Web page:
Editor’s note: This is a guest post from Donald M. Rattner.
In 1972, Scandinavian designer named Peter Opsvik took it on himself to revolutionize the design of infant high chairs after watching his son’s struggles with table eating. The result was the Tripp Trapp Convertible High Chair.
Opsvik’s thoughtful response to the challenges of early eating stages was to more fully engage the child with loved ones by making it possible to slide the chair right up to the table without an intervening tray. Presciently, he also designed the chair to accommodate growth by making its various parts adjustable, thus anticipating today’s cradle-to-college design philosophy and its associated environmentalism.
Winner of multiple awards, the Tripp Chair was selected as the signature piece at MoMA’s 2012 exhibition “Century of the Child”. Check out the wonderful video produced by the museum. Purchase here.
Editor’s note: This is a guest post from Donald M. Rattner.
GRO furniture is a remarkable solution to a fact of life: very little about a child stays the same for long. As most parents can attest, that can make things pretty expensive pretty fast. GRO’s genius is to turn this reality to advantage by designing a piece of children’s furniture that will change as the child changes – and change back when it’s time to pass it on to the next generation or sibling. In between it can break down and be stored flat-packed for space saving.
Things start, naturally, with the crib. As the child grows the crib will convert to a toddler bed, then to a daybed, next to a play table, and finally to a desk – all using simple conversion kits. This makes GRO furniture a potentially multi-generational cradle-to-college design solution.
GRO was designed by two architects, a fact reflected in its quality of construction and easy, hardware- and fastener-free assembly. Made in the USA.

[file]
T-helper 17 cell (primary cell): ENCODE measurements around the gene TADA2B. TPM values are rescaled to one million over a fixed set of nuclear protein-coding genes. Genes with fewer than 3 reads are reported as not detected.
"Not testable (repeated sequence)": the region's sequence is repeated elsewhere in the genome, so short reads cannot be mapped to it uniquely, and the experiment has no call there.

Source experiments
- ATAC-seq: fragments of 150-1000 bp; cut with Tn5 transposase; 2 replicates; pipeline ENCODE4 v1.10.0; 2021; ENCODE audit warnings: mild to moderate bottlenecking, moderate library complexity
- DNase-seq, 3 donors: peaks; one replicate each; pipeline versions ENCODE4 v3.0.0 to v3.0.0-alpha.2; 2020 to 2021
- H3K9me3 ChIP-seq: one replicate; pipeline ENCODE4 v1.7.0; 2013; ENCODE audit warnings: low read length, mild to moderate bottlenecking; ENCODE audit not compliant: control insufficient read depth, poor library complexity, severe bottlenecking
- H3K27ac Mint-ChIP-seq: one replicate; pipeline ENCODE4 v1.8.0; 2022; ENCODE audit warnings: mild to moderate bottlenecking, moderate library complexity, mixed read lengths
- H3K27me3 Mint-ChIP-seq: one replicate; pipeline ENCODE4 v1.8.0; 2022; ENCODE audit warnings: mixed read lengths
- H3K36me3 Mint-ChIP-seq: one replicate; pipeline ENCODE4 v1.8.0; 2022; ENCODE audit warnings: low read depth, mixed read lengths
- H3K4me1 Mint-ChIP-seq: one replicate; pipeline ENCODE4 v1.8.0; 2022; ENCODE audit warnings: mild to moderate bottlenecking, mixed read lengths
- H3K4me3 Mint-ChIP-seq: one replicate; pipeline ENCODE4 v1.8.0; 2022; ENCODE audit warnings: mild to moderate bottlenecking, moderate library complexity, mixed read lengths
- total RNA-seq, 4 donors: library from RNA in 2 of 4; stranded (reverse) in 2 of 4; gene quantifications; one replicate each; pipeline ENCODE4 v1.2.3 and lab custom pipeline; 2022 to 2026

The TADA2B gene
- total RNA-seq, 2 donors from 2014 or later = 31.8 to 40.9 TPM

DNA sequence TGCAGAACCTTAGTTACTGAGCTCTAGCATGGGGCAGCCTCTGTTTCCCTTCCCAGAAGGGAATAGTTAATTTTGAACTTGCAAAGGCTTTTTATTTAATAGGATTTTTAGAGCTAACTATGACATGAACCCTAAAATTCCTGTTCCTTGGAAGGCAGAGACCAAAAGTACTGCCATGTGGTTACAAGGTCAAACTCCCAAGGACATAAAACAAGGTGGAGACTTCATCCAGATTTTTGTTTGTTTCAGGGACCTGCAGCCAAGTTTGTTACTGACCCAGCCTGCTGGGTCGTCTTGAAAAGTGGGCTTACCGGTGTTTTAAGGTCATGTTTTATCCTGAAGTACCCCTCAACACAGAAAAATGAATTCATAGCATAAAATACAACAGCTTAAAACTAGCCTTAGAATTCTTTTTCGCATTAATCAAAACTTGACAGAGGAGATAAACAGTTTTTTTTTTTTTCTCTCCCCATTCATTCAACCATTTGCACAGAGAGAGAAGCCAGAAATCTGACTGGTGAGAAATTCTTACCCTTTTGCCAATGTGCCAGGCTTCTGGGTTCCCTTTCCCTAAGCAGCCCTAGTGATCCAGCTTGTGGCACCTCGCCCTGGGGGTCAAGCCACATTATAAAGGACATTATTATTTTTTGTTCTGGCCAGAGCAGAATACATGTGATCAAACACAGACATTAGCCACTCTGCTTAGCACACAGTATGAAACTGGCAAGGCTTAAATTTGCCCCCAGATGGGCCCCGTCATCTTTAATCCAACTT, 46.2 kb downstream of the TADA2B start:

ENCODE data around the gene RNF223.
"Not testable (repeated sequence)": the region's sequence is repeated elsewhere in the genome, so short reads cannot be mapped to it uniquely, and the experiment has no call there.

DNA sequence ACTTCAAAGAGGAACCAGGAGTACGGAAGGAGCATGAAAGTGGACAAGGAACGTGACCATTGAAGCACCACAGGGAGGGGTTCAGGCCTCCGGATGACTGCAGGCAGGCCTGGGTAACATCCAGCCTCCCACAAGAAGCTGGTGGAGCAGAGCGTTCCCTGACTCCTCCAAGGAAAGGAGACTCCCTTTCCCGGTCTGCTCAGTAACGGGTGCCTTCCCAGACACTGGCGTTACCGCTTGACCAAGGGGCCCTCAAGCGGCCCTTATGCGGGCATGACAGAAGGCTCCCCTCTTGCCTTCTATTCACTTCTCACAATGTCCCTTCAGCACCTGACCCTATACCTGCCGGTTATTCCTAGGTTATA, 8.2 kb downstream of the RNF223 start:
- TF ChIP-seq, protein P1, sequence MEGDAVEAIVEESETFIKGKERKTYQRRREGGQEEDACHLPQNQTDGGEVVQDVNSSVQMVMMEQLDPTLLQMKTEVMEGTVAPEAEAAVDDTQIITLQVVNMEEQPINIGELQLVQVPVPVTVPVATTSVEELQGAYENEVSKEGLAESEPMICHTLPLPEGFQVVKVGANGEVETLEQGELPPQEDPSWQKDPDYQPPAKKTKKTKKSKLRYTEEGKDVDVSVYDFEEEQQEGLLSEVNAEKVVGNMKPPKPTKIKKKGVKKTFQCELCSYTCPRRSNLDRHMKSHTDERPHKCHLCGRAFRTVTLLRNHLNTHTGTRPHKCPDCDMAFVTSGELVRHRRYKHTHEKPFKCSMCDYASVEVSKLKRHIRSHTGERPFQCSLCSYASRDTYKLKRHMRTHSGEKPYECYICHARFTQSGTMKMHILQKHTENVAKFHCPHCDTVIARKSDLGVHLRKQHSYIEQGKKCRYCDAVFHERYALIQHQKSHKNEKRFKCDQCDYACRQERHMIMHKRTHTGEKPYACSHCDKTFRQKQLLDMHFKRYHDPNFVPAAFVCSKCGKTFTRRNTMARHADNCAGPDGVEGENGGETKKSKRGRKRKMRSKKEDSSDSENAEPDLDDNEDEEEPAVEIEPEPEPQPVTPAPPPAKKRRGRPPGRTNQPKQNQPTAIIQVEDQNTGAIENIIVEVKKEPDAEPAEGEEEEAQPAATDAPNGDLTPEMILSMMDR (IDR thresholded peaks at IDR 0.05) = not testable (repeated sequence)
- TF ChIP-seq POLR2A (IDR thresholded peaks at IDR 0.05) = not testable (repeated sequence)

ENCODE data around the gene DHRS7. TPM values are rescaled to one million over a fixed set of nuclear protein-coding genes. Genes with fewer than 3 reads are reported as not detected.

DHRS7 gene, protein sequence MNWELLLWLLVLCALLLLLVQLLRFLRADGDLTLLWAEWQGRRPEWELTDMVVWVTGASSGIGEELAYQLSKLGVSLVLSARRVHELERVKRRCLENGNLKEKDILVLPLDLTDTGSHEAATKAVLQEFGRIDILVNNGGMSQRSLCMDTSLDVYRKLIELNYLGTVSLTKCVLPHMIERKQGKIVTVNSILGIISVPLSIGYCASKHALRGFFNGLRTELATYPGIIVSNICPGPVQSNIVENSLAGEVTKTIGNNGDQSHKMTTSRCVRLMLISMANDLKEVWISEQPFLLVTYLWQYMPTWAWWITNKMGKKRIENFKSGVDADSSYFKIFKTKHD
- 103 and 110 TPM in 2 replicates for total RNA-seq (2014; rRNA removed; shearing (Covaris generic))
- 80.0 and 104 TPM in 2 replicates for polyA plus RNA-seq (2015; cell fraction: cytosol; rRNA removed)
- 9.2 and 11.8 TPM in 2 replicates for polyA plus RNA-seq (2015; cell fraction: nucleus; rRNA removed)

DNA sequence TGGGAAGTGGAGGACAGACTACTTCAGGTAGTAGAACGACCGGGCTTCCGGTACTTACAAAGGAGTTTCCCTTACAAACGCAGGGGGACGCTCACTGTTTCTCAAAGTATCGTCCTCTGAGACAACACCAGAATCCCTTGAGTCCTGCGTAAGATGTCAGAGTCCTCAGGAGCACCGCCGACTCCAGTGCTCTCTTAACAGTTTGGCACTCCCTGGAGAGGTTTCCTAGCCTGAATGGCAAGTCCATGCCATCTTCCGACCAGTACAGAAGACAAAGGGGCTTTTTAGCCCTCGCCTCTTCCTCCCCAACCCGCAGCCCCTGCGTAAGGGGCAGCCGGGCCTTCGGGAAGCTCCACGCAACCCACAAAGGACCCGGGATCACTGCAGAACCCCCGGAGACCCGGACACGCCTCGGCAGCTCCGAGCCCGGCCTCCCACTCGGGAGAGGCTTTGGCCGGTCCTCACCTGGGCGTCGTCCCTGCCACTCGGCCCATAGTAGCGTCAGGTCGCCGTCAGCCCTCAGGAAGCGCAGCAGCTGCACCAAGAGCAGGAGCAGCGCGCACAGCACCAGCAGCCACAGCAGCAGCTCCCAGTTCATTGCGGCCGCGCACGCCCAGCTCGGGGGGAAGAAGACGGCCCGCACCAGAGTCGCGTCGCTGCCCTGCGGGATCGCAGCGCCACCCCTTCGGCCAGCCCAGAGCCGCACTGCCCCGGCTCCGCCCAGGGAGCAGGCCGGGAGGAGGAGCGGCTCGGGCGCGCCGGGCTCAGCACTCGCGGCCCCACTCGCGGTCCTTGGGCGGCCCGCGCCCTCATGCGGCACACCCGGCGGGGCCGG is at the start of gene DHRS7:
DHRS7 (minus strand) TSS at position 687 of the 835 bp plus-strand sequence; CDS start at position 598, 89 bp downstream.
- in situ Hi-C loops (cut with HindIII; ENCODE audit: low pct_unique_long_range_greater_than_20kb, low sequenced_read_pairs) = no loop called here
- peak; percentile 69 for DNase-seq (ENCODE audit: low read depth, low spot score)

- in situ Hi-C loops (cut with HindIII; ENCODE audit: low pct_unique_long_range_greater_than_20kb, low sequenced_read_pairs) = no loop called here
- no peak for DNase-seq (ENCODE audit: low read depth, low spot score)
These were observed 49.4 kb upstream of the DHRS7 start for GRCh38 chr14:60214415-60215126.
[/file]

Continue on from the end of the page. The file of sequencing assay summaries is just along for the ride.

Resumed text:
The Netherlander Dirk Ploos van Amstel designed this clever hybrid between a baby crib and a rocking chair, called Moep. Both pieces are morphed into a singular rocking unit, allowing a parent to accommodate the child with ease. “MOEP symbolizes the strong bond between parents and their new-born,” – says the designer. When the little one overgrows the crib – the side unit changes into a magazine rack, so Moep gets a new life as an adult piece of furniture. I like the laconic shape and neutral design of the piece – cute enough for the baby and quite elegant for everyone else.
This product makes so much sense – it’s hard to believe no one came up with it earlier. Culla Belly by Manuela Busetti is a baby bassinet that can serve as a regular crib during a day, and as an attachement to a grownup bed at night. One side of the bassinet can be opened via two zips to allow the fall of the barrier between the child and the mother, creating a single space in which the mother can move easily in case the little one needs her. The wooden attachement, in which the baby crib rests, is secured under the bed’s mattress. The weight of the mattress and of the mother guarantee the stability of the structure.